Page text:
Tango Music arranged by Bendrew Jong

Bendrew Jong is an accomplished tango dancer in the San Francisco Bay Area. He is also a musician with a deep passion for tango music. He transcribes, translates the lyrics, and remixes and performs the Golden Era tangos, including singing them. That’s his voice you’ll hear on all the tangos below. You can catch Ben most Wednesday evenings at Cellspace milonga, on Bryant at 18th streets, SF, 8pm til midnight. When not being obsessed with tango, Ben works as an award-winning architect. He’d love to hear from you. His contact info:

Bendrew Jong, FAIA, Architect
2907 Claremont Avenue, Suite 110
Berkeley, CA 94705
(510) 883-0800 work
(510) 984-4888 skype
(925) 818-0800 cell

Con Tu Mirar (1930 Eusebio Fiorno y Noberto Canosa_arr. B.Jong como Enrigque Roriquez 1939

Ben writes of Con tu Mirar: << Song #7 for 2011 is Con Tu Mirar, written in 1930 by Eusebio Giorno with lyrics by Noberto Canosa.  The version I liked was by Enrique Rodriquez in 1939 so this is the version I learned, translated, and sing for you  (while I was watching the Superbowl yesterday).  There’s a whole second verse unsung due to the diligence of these songs to be under 3 minutes! I like vals (waltz), and this is a beautiful traditional golden era waltz that isn’t played a lot. Well, the Porteño is still deeply in pain…this time by just remembering a woman’s gaze…thus “with your gaze” or “Con Tu Mirar”…as he sings plaintively, he would rather die than to live without her gaze!>>

Silueta Porteña (1946 Nicolás Cuccaro y Juan Cuccaro_arr. B.Jong como Francisco Canaro)

Ben writes of Silueta Porteña: <<I played in an open music jam with Homer (Ladas) on Sunday.  Just beginning tango musicians, although I did meet violinist from San Francisco who was very good and wants to perform and is near retirement.Anyway, Homer’s wife Cristina sang Silueta Porteña…an old standard…and I realized I never learned it or put it into my repertoire, so yesteraday, I transcribed it from the Canaro version and recorded my own version with my own singing.>>

Corazón (1939 Carlos Di Sarli_arr. B. Jong como Di Sarli)

Ben writes of Corazon: <<Yes I really don’t have a life. This proves I can score and learn a song in one day.  After I gave you song #11 for the year this morning, I kinda remembered that Corazón had the same theme…(hey, the Porteño is nothing if not consistent!)  Here I found lyrics by Barbara Salas…and again the man is on bent knees seeking forgiveness…even evoking God to help out…or (again) he will have to die!!!! Carlos Di Sarli had a long, long career, and not without controversy.  Although said to be difficult to work with, his career spanned many years, and some of his signature songs represent the last of the Golden Era in 1956. This one is an middle of his career tango which is a standard at dances, and which has signature Di Sarli piano runs.   A fast tango…68 beats to the minute…the heart is racing a bit…well of course…he’s speaking to his “corazón”…his own heart beat!!!!! (Although these songs I’m sharing with you are meant to be rough drafts for my Orquesta Z performances, you are welcome to share them.  Where I don’t translate the words, I try to give credit to where I found the translations and hopefully you’ll give me credit for my work.) Anyway, here’s Corazón, song #12 for 2011. (and here’s hoping that we all have the love that is coming to us!)>>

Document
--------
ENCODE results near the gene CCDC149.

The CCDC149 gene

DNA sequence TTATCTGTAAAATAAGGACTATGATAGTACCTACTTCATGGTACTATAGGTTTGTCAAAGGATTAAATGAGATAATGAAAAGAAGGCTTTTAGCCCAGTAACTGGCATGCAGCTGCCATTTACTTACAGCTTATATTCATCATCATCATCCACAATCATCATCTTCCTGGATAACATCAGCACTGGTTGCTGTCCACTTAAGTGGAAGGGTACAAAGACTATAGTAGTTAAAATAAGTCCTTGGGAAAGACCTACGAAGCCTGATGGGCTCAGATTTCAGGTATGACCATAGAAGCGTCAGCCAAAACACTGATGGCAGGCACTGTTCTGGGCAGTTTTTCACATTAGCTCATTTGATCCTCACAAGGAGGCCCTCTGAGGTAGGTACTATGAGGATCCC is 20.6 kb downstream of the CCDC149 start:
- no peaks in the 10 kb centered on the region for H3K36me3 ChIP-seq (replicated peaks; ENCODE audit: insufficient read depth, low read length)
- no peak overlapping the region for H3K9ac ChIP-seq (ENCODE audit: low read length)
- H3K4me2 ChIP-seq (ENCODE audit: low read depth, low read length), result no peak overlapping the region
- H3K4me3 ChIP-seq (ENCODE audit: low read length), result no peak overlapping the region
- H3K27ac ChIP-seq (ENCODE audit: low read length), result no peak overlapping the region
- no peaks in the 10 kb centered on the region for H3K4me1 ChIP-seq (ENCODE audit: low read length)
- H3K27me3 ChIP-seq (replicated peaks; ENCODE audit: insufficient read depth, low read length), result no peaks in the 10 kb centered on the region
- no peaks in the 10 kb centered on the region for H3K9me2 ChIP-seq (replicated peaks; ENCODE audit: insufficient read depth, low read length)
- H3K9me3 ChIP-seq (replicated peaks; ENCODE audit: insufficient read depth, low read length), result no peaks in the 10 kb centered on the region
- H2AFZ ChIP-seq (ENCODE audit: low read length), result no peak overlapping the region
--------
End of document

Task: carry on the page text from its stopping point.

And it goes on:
Amurado (1927 Pedro Maffia_Pedro Laurenz_arr. B.Jong como Pedro Laurenz)

Ben writes of Amurado: <<This piece is largely instrumental and is a vehicle for outstanding and very fast bandoneon runs.  Finished it last week after Portland. The lyrics in bold are the only lines sung, and of course the Porteño is sad again!  He’s growing old and left to his own dark solitude.  Of course his true love left him!  (I’m beginning to think I’m the Porteño…maybe that’s why I can sing all these songs, eh?) So here’s Amurado…a nautical term meaning tacking…as the man is left tacking in the wind!!!!!>>

Quiero Verte Una Vez Más (1939 Mario Canaro_arr. B.Jong como Francisco Canaro)

Ben writes of Quiero Verte . . . : <<The title says it all again “I want to see you one more time”  before I go to my forgotten corner and quietly die.  So dramatic..eh? I arranged and sang this after the 1939 version by Francisco Canaro.  The song is written by Mario Canaro.>>

Lejos de Tí (1938 Manuel Meaños_arr. B.Jong como Rodolfo Biagi)

Ben writes of Lejos de Ti: <<Got up early this morning and finished song #13 for the year…really a birthday waltz for my L.A. milonguera friend Mona! There’s a famed milonga on the outskirts of Buenos Aires named Sin Rumbo…in the Villa Urquiza area.  Largely locals…quite wonderful really…with warm beautiful people. Well, like our friend the Porteño,  “sin rumbo” means without course or direction.  Here he is again, in life, without direction…but away from his true love…maybe one day he’ll return? I love waltzes, and I think Biagi is the master, with his deceptively simple arrangements full of piano, violin, bandoneon embellishments.  Short and sweet, and the epicenter of golden era tango vas…with only a short couplet of lyrics that says it all…So here it is…Lejos de Tí by mi Orquesta Z in an arrangement performed by Rodolfo Biagi in 1938.>>